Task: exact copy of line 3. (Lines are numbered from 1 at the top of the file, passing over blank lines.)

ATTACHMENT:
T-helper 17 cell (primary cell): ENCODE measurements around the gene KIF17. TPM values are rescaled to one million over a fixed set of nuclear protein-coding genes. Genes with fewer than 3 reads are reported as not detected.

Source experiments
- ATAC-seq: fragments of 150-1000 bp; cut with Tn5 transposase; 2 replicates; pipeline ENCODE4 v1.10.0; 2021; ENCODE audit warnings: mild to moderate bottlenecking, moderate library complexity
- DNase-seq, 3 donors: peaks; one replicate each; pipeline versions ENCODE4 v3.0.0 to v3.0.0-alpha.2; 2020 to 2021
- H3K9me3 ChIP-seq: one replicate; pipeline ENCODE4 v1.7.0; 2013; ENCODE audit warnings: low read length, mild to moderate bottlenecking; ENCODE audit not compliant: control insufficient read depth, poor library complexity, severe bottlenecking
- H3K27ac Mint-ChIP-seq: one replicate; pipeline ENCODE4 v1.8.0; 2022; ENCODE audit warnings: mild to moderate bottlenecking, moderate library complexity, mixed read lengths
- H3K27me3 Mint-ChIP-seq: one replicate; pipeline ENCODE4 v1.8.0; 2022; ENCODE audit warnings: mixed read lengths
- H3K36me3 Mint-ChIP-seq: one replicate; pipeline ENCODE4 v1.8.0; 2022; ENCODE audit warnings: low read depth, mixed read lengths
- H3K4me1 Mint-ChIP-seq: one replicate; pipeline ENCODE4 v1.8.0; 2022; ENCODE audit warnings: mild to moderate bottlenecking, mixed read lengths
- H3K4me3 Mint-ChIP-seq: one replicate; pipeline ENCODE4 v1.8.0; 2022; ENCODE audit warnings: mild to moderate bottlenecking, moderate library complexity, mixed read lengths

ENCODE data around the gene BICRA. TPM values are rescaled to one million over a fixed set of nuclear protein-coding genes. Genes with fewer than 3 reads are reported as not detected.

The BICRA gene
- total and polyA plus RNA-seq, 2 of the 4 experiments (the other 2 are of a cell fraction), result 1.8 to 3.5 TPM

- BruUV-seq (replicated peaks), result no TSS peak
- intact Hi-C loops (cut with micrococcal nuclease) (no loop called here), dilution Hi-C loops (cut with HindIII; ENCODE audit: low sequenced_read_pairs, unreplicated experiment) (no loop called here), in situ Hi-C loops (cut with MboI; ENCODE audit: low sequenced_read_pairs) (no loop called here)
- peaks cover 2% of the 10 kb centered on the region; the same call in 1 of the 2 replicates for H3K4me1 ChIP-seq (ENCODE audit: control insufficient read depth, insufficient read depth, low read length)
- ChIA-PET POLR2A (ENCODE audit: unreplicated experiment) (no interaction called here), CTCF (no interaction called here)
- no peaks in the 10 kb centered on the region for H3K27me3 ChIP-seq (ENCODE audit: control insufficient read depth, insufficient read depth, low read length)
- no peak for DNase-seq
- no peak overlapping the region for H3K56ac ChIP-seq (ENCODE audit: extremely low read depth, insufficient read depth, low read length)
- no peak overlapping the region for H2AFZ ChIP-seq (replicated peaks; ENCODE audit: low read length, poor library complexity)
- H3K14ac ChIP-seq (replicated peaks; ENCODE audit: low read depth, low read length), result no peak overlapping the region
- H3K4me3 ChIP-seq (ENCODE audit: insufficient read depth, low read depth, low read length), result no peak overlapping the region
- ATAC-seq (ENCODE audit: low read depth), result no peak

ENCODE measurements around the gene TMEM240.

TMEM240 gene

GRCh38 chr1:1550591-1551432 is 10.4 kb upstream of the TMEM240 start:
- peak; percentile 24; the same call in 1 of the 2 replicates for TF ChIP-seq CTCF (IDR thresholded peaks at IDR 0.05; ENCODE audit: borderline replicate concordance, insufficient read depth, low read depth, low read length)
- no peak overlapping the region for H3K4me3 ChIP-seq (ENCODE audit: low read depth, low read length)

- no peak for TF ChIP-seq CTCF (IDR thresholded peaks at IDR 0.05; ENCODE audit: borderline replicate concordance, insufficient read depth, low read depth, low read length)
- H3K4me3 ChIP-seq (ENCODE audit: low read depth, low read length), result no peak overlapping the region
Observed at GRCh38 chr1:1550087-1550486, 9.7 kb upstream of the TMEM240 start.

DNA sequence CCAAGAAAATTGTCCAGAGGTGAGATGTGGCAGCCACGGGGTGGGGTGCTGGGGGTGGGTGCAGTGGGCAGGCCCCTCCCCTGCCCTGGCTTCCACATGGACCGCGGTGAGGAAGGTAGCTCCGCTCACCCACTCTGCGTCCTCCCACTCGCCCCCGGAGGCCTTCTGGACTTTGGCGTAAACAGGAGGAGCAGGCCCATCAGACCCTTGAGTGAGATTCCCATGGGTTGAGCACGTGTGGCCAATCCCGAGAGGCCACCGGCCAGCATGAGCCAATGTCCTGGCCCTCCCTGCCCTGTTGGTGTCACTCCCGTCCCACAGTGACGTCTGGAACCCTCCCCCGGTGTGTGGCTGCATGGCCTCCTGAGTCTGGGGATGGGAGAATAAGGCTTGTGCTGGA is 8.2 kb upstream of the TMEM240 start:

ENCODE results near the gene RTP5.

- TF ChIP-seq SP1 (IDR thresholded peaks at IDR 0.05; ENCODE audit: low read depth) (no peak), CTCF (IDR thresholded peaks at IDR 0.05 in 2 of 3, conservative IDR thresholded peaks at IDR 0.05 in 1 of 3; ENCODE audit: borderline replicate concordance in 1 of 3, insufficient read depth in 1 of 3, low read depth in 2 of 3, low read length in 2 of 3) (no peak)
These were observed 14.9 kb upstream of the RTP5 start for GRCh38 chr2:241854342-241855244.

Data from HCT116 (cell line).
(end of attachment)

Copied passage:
- ATAC-seq: fragments of 150-1000 bp; cut with Tn5 transposase; 2 replicates; pipeline ENCODE4 v1.10.0; 2021; ENCODE audit warnings: mild to moderate bottlenecking, moderate library complexity